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Forex markets are always quoted in pairs – EUR/USD, for example – because you’ll always be trading one currency for another. The exchange rate is how much one unit of the first (‘base’) currency costs in the second (‘quote’) currency
Say the EUR/USD exchange rate is quoted as 1.1700. This means that it would cost 1.17 dollars to buy a single euro.
Pips are a forex-specific synonym for basis points or ‘points’, the smallest amounts by which a market price can change. For major currencies a pip is a standardised unit of 1/100th of 1%, or 0.0001, except for pairs including the Japanese yen. For these pairs, a pip is equal to 0.01.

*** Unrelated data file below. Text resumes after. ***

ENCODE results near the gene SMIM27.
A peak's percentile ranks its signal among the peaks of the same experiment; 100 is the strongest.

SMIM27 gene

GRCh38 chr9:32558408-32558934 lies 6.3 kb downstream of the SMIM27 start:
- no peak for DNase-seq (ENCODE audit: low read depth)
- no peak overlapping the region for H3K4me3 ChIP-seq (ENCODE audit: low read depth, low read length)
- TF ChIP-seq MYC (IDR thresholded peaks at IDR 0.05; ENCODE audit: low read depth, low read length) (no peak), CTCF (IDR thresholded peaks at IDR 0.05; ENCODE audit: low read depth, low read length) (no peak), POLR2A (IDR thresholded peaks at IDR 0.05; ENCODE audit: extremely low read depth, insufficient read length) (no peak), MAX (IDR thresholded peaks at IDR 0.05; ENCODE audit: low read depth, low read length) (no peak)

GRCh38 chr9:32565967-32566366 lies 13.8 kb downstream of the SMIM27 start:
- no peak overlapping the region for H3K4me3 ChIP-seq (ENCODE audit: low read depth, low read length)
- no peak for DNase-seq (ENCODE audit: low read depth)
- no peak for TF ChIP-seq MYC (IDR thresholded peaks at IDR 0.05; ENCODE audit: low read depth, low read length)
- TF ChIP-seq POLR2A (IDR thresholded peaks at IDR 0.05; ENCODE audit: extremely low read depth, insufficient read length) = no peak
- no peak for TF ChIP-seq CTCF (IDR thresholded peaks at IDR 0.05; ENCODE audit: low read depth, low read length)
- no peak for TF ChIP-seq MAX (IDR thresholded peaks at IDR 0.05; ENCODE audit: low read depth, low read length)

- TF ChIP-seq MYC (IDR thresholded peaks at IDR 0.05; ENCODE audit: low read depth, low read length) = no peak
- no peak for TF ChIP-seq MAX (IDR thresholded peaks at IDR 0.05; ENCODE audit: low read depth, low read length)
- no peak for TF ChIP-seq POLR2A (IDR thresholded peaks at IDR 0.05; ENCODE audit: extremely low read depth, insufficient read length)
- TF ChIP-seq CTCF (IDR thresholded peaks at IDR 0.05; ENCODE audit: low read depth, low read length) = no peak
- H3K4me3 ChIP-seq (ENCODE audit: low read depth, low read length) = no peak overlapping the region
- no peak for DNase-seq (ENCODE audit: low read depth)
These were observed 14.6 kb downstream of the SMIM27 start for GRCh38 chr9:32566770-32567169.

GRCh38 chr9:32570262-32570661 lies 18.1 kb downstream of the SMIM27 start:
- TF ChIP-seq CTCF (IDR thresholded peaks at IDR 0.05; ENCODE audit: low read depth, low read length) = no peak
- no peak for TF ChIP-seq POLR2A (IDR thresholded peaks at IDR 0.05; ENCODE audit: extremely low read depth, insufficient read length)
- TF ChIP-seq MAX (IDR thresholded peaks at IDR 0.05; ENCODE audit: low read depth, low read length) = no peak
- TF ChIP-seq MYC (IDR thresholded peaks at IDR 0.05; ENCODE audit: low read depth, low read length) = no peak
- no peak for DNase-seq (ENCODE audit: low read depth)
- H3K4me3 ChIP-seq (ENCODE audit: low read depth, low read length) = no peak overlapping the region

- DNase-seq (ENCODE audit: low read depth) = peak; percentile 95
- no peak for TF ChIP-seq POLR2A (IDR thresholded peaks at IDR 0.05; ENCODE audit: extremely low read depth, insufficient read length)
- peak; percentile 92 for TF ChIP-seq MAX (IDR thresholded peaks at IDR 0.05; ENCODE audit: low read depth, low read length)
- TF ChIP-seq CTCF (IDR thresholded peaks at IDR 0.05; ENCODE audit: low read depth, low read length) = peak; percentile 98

At IG, we tend to use the term ‘points’, but you may see ‘pips’ used interchangeably by other brokers.
Major currency pairs are those that trade in the highest volume on a daily basis. These pairs are incredibly liquid and trade 24 hours a day, usually with very narrow spreads. Some examples include EUR/USD, USD/JPY, GBP/USD and USD/CHF.
What constitutes a minor currency pair can vary depending on where you look. Some brokers stipulate that a minor pair can’t include the US dollar, for example, and as such refer to them as ‘crosses’.
More generally, a minor pair is any currency pair that’s traded less frequently than the majors, even if one or both constituent pairs also appear in a major currency pair. Some of the more popular include CHF/JPY, GBP/CAD and EUR/SGD.
Exotic currency pairs, or ‘exotics’ for short, are made up of one major currency along with another from a small or emerging economy. Examples include GBP/MXN (sterling and the Mexican peso) or USD/PLN (the US dollar and the Polish zloty).
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* For forex, by number of primary relationships with FX traders (Investment Trends UK Leveraged Trading Report released July 2019)